Placerville Craft Fair

For the past three years I have been a craft vendor at the Placerville Craft Fair. The first year it was over 105 degrees outside, and I find it extremely interesting how much business the booth across the way had; they were selling strange hats for animals, but it turned out it was the small selection of cool-ties that they had that was actually attracting all the shoppers. And next to me were the ceiling fan pulley people; who knew fan pulleys would be such a high demand item, but I've been next to them every year since. They are the one vendor thus far that I haven't minded being next to; they're not noisy or annoying, like the vendors who had rubberband guns, or the vendor with the wheel of prices that made noise when it spun. Those were both very long days.

This year I was in between the ceiling fan pulley people and a hair accessory vendor. Even as a juried show there were many more jewelry vendors this year, and a few empty spaces. I was really hoping to push the jewelry as I'm trying to reduce my stock in that department, but customers just were not interested since the market was over saturated. However, I was the only knitted hat vendor, and thus had a monopoly on that market.

In previous years as soon as 8 o'clock hit the street was filled with people, alot of which who were walking their dogs, but this year most vendors agreed that the traffic level was down, thus sales were down. In fact a few vendors who said they have been in the business for 10+ years are looking to get out as people have less discretionary income to play with. Yet parents still need to keep their babies' heads warm right, thus why not buy a cute novelty hat. And that's exactly what people did.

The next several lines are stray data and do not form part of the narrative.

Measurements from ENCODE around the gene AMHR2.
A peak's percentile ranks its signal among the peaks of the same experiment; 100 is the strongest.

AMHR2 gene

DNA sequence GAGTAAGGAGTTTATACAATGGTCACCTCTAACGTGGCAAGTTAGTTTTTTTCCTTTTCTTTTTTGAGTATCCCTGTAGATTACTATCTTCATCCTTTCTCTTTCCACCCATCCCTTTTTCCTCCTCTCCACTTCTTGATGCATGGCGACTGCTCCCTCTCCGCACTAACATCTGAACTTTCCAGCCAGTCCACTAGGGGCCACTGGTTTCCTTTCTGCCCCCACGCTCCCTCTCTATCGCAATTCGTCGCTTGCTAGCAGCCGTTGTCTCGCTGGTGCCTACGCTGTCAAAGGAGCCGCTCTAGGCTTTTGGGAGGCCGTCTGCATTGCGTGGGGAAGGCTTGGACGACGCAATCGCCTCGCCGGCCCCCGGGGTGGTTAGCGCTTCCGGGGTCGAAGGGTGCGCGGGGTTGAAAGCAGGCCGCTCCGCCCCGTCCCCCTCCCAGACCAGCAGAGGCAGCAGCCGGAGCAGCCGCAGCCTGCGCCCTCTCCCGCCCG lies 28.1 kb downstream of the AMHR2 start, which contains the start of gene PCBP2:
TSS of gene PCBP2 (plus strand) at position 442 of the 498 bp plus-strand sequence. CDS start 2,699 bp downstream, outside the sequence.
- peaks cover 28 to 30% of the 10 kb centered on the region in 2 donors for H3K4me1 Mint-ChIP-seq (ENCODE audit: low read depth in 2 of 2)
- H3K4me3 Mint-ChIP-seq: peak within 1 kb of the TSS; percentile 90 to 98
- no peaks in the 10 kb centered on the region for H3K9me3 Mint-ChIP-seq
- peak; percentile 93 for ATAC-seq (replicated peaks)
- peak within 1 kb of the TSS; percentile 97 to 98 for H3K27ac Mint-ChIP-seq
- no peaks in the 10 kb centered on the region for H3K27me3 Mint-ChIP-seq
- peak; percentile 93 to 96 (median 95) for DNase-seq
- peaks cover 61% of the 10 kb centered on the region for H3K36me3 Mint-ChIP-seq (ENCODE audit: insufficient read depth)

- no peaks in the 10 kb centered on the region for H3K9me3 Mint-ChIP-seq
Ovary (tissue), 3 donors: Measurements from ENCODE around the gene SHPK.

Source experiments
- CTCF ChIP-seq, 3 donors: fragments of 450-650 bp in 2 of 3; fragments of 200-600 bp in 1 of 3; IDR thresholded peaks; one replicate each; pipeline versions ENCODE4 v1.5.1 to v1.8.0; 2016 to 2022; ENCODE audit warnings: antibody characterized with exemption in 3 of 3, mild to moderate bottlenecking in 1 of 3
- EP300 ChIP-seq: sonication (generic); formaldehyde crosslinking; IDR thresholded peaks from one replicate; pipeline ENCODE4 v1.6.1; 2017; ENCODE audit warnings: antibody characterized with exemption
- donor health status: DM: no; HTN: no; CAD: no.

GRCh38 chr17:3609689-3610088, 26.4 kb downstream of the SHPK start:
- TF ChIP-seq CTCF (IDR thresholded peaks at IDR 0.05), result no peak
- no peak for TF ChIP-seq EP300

Despite the changes in the fair, I still made a pretty good profit, mainly from my knitted baby hats. I heard "oh that strawberry is adorable, and look the bumble bee...isn't that precious" all day long. Plus a few people complimented the quality of the work. Oddly enough, I did not sell any of my strawberry hats, which were the first to go last year, although it was the customers who bought the strawberries who grabbed up my watermelon hats within the first hour. The hat that made the biggest impression was a felted creation that I've had around for about a year now. I had had interested customers before but felting is very involved and only a few appreciate that that sort of hat does not sell for $20. I knew that it would sell in Placerville for a respectable price and it did; it went home with a fellow jewelry vendor.

I also had introduced my new hat rack, as my rope ladder display that I had made was hard to store and had a bit of a fall at my last show. The new display holds more stock and can handle the wind a little bit better. Although, a strong gust still knocked it over, so there will be some revamping done to the weighted base for my show next weekend. Despite the tumble the display was a success as I was utilizing my vertical space and attracted people from a distance. Despite the negatives of being a craft vendor, like waking up at 4am, dealing with the hot and the cold temperatures, and having to constantly load and unload the car (unless you're luckily enough to have a dedicated storage trailer), the life of a craft vendor can be fun and interesting.